Yesterday I added the “Best American Short Stories 2007″ (edited by Stephen King) to my stack of books. I enjoyed the introduction he wrote and the forward penned by the new series editor. I wasn’t enthralled with the first short story I read, but I will have to say the story did have a great voice. I just wasn’t sure about the ending. It seemed—-trite?
So why is Stephen King haunting me? Well besides the BASS-07 collection, I also finished his memoir “On Writing” earlier in the month. “On Writing” is one of the best writer’s memoris I have read. But it had one bad side effect. Everytime I want to use an adverb I find myself struggling to avoid them! See, I did pain attention Mr. King. (I have already wanted to use recently twice, thoroughly at least once). After finishing the memoir, I came across several videos of Mr. King online reading and/or discussing “Lisey’s Story.”
Why, then, is Stephen King stalking me? Maybe I’m just noticing him more. Like when you never noticed that there are a lot of Yellow VW bugs until someone says, “Hey did you ever notice how many VW bugs there are?” Well, Mr. King, you seem to be back in my life (I had forsaken you a bit after “The Cell” but I’m looking forward to the next book).
I had a bit of an interest in “scary” movies when I was a girl. They were fun to sneak a peek at when I was young (“Poltergeist” and “Something Evil” really messed up my sleep!) and then as a pre-teen and early teen they were common fodder for sleepovers (“Psycho” and “The Lady in White” in particular). I, being a voracious reader, made the jump from watching horror to reading horror it. I don’t recall who I started reading first but Stephen King quickly (ha–had to let one adverb sneak in!) became my favorite.
My mom, once in a while, would take us to the used bookstore in the town where I would get as many books as I could with my pocket change. I didn’t get to keep a lot of them because I needed to trade them back in for something new to read. I loved “Pet Semetary”, “It”, and “The Talisman” (with Peter Straub) in particular.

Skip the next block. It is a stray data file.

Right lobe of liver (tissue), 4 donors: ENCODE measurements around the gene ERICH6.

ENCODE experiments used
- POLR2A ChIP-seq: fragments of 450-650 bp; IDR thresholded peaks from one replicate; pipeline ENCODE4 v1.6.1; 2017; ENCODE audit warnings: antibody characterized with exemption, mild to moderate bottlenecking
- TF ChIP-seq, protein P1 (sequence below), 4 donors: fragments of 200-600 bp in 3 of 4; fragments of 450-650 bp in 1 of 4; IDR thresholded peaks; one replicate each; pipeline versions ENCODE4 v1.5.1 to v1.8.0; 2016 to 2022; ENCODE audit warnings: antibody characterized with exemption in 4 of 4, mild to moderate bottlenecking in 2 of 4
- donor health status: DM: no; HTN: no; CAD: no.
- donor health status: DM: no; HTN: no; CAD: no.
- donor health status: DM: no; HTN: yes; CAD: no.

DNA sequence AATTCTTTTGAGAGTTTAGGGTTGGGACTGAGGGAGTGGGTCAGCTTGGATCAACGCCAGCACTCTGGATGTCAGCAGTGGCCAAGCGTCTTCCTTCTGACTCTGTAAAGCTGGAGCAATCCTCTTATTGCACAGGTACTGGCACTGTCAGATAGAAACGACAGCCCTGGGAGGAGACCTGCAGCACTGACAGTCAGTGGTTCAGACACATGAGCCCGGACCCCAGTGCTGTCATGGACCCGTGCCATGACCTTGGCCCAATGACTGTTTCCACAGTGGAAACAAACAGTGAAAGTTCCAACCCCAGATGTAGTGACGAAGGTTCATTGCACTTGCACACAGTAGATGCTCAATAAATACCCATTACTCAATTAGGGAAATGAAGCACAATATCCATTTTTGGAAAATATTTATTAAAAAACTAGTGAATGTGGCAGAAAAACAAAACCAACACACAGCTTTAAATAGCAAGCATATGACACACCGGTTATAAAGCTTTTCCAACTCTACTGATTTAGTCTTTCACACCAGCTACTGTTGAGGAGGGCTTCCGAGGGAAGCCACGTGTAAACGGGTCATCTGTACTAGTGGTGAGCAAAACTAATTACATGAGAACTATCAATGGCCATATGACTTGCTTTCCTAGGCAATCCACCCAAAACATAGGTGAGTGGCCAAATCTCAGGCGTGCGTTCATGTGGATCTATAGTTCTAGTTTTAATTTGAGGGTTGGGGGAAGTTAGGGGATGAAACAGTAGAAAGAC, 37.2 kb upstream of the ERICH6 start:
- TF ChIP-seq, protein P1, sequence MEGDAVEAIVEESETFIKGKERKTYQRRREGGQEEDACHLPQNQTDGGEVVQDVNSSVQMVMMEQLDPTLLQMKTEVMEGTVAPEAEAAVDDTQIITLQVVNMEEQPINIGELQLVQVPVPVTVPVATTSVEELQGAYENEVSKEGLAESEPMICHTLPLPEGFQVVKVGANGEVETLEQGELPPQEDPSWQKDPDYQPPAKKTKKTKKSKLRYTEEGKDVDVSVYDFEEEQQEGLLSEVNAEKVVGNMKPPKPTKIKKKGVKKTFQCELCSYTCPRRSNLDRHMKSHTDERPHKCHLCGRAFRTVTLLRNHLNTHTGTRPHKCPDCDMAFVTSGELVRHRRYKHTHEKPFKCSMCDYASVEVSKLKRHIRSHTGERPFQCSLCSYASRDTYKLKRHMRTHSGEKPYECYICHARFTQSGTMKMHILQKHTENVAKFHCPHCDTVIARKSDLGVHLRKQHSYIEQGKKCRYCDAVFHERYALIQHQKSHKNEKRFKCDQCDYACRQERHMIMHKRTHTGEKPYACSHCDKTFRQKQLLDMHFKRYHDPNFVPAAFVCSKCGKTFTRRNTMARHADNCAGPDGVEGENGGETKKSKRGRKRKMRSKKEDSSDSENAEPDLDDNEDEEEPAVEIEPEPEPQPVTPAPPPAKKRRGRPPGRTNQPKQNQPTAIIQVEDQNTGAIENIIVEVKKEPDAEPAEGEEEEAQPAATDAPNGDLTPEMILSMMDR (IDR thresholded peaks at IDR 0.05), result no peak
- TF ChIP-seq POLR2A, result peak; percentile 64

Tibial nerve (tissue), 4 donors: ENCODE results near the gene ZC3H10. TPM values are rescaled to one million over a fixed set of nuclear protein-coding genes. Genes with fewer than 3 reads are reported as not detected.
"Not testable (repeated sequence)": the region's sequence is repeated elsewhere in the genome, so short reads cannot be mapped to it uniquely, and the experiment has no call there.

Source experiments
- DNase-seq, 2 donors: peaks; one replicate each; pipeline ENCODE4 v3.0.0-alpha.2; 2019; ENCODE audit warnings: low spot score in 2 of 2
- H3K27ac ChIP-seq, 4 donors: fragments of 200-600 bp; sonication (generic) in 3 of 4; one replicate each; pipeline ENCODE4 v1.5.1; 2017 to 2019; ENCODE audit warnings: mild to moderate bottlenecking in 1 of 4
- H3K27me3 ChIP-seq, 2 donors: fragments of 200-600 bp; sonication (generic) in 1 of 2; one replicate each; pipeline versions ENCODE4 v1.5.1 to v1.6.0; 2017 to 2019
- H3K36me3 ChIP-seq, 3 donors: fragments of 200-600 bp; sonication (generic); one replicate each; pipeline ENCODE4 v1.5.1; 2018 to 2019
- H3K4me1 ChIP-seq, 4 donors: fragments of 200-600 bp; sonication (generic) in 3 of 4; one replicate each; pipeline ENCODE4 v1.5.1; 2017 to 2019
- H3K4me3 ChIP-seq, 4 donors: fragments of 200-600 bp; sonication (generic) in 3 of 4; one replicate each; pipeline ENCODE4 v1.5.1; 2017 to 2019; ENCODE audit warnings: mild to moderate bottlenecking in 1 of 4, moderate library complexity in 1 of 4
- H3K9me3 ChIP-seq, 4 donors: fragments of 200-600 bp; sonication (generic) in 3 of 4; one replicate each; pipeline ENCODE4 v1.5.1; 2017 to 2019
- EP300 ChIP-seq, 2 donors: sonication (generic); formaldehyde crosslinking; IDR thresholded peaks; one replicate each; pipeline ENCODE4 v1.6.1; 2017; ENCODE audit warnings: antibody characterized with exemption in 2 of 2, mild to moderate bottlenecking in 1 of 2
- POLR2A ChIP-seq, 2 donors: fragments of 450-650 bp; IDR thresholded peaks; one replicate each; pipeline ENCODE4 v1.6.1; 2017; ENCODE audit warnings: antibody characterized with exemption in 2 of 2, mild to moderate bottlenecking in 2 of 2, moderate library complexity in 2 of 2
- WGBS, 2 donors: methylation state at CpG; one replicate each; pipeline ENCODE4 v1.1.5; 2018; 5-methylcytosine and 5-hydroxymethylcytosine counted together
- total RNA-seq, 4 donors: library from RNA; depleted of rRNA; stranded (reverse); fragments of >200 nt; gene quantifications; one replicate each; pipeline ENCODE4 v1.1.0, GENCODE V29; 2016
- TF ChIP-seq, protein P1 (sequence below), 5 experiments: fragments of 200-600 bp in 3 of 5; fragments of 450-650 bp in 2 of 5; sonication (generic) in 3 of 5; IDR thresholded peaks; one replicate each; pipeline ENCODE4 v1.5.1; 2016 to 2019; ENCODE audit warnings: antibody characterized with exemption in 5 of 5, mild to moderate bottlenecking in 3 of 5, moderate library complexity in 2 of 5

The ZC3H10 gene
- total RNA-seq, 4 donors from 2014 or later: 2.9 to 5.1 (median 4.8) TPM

My love for “pulp literature” was squelched for a while during high school because I needed to catch up on the classics. It wasn’t until college that I had a chance, during the summers, to indulge in my old passion for good storytelling. I found “The Dark Tower” series and my favorite short story of all time–”Salem’s Lot.” If you can find a short story scarier–I’ll try to read it!
So what is my point? I feel like I have to defend myself in a way for what I choose to read and it reflects back, at times, on what I myself choose to write. I guess with my January MFA residency approaching I am a bit apprehensive about the poems I am editting now. When I get critiqued will I be told I am too simplistic? Will I again be judged as some typical country bumpkin, narrative, house-wife like pocket poet without any real acadmeic talent? I think, sometimes, other writers forget that you don’t always choose what you write. Sometimes if just chooses you.
Perhaps that is my point. Or maybe I just wanted to thank Stephen King for being a part of my reading, and now writing, life for the last 20 or so years. Hats off to you Mr. King–I can’t wait for the new book! (and I’d love someone to go back and make “Hearts in Atlantis” with the actual supernatural being more evident, cause that is a KEWL book